Commenced in January 2007
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Edition: International
Paper Count: 2

Search results for: E. Lacasa

2 Study of Sustainability Indicators in a Milk Production Process

Authors: E. Lacasa, J. L. Santolaya, I. Millán

Abstract:

The progress toward sustainability implies maintaining and preferably improving both, human and ecosystem well-being, according to a triple bottom line that includes the environmental, economic and social dimensions. The life cycle assessment (LCA) is a method applicable to all production sectors that aims to quantify the environmental pressures and the benefits related to goods and services, as well as the trade-offs and the scope for improving areas of the production process. While using LCA to measure the environmental dimension of sustainability is widespread, similar approaches for the economic and the social dimensions still have limited application worldwide and there is a need for consistent and robust methods and indicators. This paper focuses on the milk production process and presents the analysis of the flows exchanged by an industrial installation through accounting all the energy and material inputs and the associated emissions and waste outputs at this stage of its life cycle. The functional unit is one litre of milk produced. Different metrics and indicators are used to assess the three dimensions of sustainability. Metrics considered useful to assess the production activities are the total water and energy consumptions and the milk production volume of each cow. The global warming, the value added and the working hours are indicators used to measure each sustainability dimension. The study is performed with two types of feeding of the cows, which includes a change in percentages of components as well. Nutritional composition of the milk obtained is almost kept. It is observed that environmental and social improvements involve high economic costs.

Keywords: milk production, sustainability, indicators, life cycle assessment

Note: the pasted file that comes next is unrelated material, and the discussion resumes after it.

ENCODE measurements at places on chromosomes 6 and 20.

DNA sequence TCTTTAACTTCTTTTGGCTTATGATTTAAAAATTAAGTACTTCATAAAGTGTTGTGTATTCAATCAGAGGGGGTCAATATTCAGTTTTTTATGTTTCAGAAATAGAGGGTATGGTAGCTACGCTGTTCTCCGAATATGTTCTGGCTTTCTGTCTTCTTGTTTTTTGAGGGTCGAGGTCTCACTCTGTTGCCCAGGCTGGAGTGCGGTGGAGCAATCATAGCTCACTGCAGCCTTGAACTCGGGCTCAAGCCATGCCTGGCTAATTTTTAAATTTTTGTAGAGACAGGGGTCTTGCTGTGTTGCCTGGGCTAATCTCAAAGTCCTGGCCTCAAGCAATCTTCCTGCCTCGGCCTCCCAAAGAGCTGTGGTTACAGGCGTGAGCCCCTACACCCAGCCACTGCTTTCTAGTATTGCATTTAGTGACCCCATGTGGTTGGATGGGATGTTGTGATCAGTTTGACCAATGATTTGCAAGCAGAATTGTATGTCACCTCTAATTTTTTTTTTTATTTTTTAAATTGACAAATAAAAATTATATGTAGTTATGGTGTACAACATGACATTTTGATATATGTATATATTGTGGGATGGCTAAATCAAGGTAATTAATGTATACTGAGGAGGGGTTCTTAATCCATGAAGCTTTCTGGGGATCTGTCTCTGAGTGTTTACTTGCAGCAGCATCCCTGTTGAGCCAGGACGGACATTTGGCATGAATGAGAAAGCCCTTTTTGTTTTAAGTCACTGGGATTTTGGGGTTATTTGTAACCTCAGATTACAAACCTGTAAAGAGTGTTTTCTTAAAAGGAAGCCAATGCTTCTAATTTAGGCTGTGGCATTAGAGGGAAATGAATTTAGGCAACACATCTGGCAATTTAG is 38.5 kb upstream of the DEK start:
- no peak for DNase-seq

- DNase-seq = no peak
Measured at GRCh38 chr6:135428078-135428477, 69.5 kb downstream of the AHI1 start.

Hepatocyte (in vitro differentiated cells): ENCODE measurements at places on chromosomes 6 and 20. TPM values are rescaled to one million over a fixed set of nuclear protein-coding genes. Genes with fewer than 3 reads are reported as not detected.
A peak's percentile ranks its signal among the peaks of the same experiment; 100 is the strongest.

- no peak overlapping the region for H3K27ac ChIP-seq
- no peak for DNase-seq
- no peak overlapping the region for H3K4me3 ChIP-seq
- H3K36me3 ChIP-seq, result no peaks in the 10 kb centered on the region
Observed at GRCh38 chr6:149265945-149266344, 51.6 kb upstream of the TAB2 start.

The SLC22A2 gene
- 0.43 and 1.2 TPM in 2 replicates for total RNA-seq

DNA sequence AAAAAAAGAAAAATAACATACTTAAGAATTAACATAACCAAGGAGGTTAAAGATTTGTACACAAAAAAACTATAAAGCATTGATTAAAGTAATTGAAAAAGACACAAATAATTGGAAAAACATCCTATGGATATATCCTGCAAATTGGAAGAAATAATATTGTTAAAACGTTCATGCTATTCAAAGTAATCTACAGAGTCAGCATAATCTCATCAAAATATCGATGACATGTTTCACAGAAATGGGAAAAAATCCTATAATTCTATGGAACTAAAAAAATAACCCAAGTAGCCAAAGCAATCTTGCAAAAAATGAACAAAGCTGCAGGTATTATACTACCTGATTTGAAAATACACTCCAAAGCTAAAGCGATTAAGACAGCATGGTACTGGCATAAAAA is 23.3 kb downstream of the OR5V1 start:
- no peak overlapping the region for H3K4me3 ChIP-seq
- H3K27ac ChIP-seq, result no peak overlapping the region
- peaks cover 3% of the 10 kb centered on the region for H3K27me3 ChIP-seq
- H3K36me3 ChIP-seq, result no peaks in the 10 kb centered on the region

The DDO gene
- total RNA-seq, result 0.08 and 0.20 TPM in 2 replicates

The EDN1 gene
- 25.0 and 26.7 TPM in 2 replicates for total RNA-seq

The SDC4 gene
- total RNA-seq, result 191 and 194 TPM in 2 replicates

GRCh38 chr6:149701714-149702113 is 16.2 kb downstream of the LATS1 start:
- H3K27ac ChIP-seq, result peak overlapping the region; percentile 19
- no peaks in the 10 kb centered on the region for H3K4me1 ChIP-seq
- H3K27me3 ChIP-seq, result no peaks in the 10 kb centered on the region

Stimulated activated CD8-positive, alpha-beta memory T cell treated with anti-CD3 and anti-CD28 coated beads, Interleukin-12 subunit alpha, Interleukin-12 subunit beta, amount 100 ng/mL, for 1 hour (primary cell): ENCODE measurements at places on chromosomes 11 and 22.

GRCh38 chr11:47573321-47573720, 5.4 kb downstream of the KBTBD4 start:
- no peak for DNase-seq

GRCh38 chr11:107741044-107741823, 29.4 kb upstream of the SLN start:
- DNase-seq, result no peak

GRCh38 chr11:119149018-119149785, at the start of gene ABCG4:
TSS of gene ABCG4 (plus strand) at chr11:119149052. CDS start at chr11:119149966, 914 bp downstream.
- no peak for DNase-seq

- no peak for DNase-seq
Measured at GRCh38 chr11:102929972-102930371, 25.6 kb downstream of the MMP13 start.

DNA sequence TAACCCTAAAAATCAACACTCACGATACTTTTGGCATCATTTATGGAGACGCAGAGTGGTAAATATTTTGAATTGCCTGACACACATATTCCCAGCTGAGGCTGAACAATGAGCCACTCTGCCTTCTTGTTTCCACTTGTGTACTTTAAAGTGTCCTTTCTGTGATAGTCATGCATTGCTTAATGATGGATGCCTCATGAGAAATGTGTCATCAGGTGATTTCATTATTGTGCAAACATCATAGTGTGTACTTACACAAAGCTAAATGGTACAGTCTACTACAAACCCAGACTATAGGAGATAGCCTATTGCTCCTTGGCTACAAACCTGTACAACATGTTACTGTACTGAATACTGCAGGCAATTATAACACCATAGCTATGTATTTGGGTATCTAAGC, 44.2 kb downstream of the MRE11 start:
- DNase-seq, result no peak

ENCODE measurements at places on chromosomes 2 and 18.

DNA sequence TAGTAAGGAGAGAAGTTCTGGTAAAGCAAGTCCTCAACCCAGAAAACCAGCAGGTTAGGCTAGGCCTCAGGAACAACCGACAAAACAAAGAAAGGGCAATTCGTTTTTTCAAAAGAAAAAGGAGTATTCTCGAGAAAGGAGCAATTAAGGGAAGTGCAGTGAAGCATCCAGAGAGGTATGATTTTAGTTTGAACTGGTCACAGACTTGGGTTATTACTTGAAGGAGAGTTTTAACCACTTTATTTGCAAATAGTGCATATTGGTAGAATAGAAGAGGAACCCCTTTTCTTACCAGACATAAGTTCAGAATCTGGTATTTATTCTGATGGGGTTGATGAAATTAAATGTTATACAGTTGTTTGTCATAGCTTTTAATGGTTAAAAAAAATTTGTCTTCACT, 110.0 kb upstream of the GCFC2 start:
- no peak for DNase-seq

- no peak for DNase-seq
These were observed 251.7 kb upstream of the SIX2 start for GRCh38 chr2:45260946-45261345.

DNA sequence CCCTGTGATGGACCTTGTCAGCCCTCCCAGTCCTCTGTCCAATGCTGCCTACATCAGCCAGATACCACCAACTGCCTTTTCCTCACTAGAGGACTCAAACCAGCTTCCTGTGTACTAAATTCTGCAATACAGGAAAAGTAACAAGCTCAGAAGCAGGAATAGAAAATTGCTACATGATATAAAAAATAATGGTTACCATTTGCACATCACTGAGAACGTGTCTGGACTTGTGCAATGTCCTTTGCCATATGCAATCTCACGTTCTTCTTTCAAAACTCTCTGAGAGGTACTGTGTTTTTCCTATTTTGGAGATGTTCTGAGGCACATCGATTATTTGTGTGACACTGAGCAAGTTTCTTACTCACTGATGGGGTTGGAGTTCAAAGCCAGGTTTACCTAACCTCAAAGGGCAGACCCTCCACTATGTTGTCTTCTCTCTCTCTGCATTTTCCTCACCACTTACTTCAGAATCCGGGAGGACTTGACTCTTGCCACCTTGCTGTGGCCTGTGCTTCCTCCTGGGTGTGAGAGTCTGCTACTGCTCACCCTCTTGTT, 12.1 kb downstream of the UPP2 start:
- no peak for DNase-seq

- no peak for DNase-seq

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1 Anaerobic Soil Disinfestation: Feasible Alternative to Soil Chemical Fumigants

Authors: P. Serrano-Pérez, M. C. Rodríguez-Molina, C. Palo, E. Palo, A. Lacasa

Abstract:

Phytophthora nicotianae is the principal causal agent of root and crown rot disease of red pepper plants in Extremadura (Western Spain). There is a need to develop a biologically-based method of soil disinfestation that facilitates profitable and sustainable production without the use of chemical fumigants. Anaerobic Soil Disinfestation (ASD), as well know as biodisinfestation, has been shown to control a wide range of soil-borne pathogens and nematodes in numerous crop production systems. This method implies soil wetting, incorporation of a easily decomposable carbon-rich organic amendment and covering with plastic film for several weeks. ASD with rapeseed cake (var. Tocatta, a glucosinolates-free variety) used as C-source was assayed in spring 2014, before the pepper crop establishment. The field experiment was conducted at the Agricultural Research Centre Finca La Orden (Southwestern Spain) and the treatments were: rapeseed cake (RCP); rapeseed cake without plastic cover (RC); control non-amendment (CP) and control non-amendment without plastic cover (C). The experimental design was a randomized complete block design with four replicates and a plot size of 5 x 5 m. On 26 March, rapeseed cake (1 kg·m-2) was incorporated into the soil with a rotovator. Biological probes with the inoculum were buried at 15 and 30-cm depth (biological probes were previously prepared with 100 g of disinfected soil inoculated with chlamydospores (chlam) of P. nicotianae P13 isolate [100 chlam·g-1 of soil] and wrapped in agryl cloth). Sprinkler irrigation was run until field capacity and the corresponding plots were covered with transparent plastic (PE 0.05 mm). On 6 May plastics were removed, the biological probes were dug out and a bioassay was established. One pepper seedling at the 2 to 4 true-leaves stage was transplanted in the soil from each biological probe. Plants were grown in a climatic chamber and disease symptoms were recorded every week during 2 months. Fragments of roots and crown of symptomatic plants were analyzed on NARPH media and soil from rizospheres was analyzed using carnation petals as baits. Results of “survival” were expressed as the percentage of soil samples where P. nicotianae was detected and results of “infectivity” were expressed as the percentage of diseased plants. No differences were detected in deep effect. Infectivity of P. nicotianae chlamydospores was successfully reduced in RCP treatment (4.2% of infectivity) compared with the controls (41.7% of infectivity). The pattern of survival was similar to infectivity observed by the bioassay: 21% of survival in RCP; 79% in CP; 83% in C and 87% in RC. Although ASD may be an effective alternative to chemical fumigants to pest management, more research is necessary to show their impact on the microbial community and chemistry of the soil.

Keywords: biodisinfestation, BSD, soil fumigant alternatives, organic amendments

Procedia PDF Downloads 135